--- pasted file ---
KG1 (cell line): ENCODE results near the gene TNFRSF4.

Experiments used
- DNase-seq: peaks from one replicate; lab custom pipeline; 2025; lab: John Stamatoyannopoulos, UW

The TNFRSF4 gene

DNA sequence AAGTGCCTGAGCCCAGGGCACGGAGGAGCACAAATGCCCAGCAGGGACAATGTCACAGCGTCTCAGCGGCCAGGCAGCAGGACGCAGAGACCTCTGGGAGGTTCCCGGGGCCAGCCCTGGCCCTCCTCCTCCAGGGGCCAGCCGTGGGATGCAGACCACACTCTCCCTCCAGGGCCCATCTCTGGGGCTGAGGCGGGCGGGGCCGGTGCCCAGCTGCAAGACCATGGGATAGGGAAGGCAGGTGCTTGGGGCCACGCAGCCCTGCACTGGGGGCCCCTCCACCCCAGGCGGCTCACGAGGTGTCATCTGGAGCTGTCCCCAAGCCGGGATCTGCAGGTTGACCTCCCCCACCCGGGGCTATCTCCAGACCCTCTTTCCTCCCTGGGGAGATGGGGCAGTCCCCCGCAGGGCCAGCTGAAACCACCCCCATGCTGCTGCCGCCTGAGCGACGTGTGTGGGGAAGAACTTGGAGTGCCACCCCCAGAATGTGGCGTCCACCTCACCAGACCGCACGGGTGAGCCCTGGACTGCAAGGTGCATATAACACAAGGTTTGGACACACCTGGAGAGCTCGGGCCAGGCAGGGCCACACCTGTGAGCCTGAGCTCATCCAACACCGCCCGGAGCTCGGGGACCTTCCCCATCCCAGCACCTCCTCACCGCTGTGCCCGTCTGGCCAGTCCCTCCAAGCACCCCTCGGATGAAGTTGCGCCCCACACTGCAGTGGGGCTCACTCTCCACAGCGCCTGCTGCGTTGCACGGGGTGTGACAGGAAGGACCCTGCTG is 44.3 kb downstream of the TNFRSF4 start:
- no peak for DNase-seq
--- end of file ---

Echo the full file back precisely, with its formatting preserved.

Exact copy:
KG1 (cell line): ENCODE results near the gene TNFRSF4.

Experiments used
- DNase-seq: peaks from one replicate; lab custom pipeline; 2025; lab: John Stamatoyannopoulos, UW

The TNFRSF4 gene

DNA sequence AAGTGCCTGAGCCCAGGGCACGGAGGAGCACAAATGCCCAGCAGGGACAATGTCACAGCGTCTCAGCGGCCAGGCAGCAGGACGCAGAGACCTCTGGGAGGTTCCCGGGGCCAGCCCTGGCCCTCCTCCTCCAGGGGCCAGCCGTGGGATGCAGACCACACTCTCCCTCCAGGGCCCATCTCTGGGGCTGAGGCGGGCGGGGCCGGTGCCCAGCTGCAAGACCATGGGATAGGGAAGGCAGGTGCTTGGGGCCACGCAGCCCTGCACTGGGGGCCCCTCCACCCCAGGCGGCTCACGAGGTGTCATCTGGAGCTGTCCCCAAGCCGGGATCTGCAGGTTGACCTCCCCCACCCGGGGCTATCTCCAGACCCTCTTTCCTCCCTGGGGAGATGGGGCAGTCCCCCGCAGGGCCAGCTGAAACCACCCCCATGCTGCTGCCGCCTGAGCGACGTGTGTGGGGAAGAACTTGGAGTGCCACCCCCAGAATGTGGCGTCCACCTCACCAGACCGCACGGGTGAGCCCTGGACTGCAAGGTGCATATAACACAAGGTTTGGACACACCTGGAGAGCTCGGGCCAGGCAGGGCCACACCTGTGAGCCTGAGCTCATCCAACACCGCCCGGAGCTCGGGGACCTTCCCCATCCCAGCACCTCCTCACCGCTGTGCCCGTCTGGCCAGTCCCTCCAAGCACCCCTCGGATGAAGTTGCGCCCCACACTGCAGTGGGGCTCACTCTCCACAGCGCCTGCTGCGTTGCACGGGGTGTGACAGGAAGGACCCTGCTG is 44.3 kb downstream of the TNFRSF4 start:
- no peak for DNase-seq